Hey, everyone, welcome to Process. Makes Perfect. I’m your host, Chris Ronzio. And as you heard in the intro today, we’re talking with Joe Martin, Joe. Thanks for being here. Hey, excited to be here. Thanks Chris. So, Joe, as you know, from the intro is currently at cloud app before cloud app. He was at Adobe. So Joe, what did you do there? What do you do here? Yeah, Adobe was a long journey. Uh, I was there for over seven years and did a lot of different things. Uh, kind of started out doing data science and analytics work. Um, did a lot of things that were published in, uh, you know, large press. The idea was to have Forrester style reports that Adobe led and those would get published for data trends. Um, then I did a lot content work

Chris:

And kind of ended out my, my stint there doing social analytics. So Doby got 12 to 20 million mentions of its brand every year. And so my team would analyze that and lead that for like strategy and content and uh, other teams. Um, and

Chris:

So if I could interject for a second there’s, there’s this, uh, this entrepreneurship center here in Arizona that I’ve toured and they have this kind of, you know, big data machine learning, listening tool that, um, it sounds like it does similar to what you were doing. And is that what it was? Were you listening for mentions and trying to interact with customers or what was it mainly about?

Chris:

Yeah, so my team was all data gathering and analysis. So a separate team was doing all the engagement, you know, the community work. Um, but we were looking at like, as a global company is like, uh, the U S is very different from Europe and very different from APAC. And so as you know, Adobe was making the shift to subscription services. It was, uh, analyzing, you know, how to put the right messaging in each region. Um, you know, people in the U S cared most about the price, but people in Europe cared most about security and privacy. And so, uh, making sure that you’re kind of leading with the right features and also just kind of planning for the future with strategy. Um, there’s also a really nice competitive element to it. Uh, really understanding your share of voice against your competitors. Um, you can actually kind of pinpoint content strategies for competition. Um, big companies are like, well oiled machines. They have their content strategies, you know, a year in advance. And so you can be like, Hey, it looks like, uh, you know, X company is really going heavy on AI this year. So we’ll want to make sure that we have, you know, something to combat what they’re kind of putting out there. So if you were,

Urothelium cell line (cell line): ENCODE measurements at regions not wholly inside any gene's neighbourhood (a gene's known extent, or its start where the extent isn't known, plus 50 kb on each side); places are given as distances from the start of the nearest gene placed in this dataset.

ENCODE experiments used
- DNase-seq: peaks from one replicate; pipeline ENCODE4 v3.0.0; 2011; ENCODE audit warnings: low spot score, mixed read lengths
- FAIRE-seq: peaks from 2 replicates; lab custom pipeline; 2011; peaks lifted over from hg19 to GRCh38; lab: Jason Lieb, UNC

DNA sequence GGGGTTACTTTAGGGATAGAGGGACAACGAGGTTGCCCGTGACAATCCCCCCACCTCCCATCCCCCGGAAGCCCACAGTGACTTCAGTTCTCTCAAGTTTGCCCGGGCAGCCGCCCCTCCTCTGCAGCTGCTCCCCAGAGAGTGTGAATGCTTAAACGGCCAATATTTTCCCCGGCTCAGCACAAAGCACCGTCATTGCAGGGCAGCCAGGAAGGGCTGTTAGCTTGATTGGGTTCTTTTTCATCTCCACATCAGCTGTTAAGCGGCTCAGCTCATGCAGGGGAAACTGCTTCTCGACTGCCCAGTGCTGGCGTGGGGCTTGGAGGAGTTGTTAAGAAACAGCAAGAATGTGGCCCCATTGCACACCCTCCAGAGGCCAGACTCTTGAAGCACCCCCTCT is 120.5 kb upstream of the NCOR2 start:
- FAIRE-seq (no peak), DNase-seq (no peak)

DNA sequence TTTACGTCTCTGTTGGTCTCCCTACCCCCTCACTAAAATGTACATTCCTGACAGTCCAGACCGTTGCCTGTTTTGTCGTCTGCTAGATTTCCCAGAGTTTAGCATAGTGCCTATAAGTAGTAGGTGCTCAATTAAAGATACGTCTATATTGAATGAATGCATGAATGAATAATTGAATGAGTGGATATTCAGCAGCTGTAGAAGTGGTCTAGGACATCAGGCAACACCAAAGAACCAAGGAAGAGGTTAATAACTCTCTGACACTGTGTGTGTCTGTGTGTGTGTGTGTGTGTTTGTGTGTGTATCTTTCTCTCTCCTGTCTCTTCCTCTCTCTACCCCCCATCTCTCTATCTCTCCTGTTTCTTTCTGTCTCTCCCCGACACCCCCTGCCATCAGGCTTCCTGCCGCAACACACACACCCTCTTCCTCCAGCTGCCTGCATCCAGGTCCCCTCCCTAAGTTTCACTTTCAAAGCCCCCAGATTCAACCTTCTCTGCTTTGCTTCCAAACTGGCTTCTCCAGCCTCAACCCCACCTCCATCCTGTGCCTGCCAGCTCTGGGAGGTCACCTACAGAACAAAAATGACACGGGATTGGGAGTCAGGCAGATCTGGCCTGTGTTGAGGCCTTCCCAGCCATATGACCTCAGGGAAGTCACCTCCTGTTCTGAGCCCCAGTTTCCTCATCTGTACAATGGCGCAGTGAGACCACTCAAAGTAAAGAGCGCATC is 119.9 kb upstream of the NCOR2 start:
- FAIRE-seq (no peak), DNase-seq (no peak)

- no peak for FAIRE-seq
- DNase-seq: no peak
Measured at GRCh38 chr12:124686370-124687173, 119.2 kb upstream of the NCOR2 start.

Chris:

You know, as a smaller company that might be listening to this, if you’re just getting into that social listening thing, do you have any like really step one kind of tips for those people? Yeah.

Chris: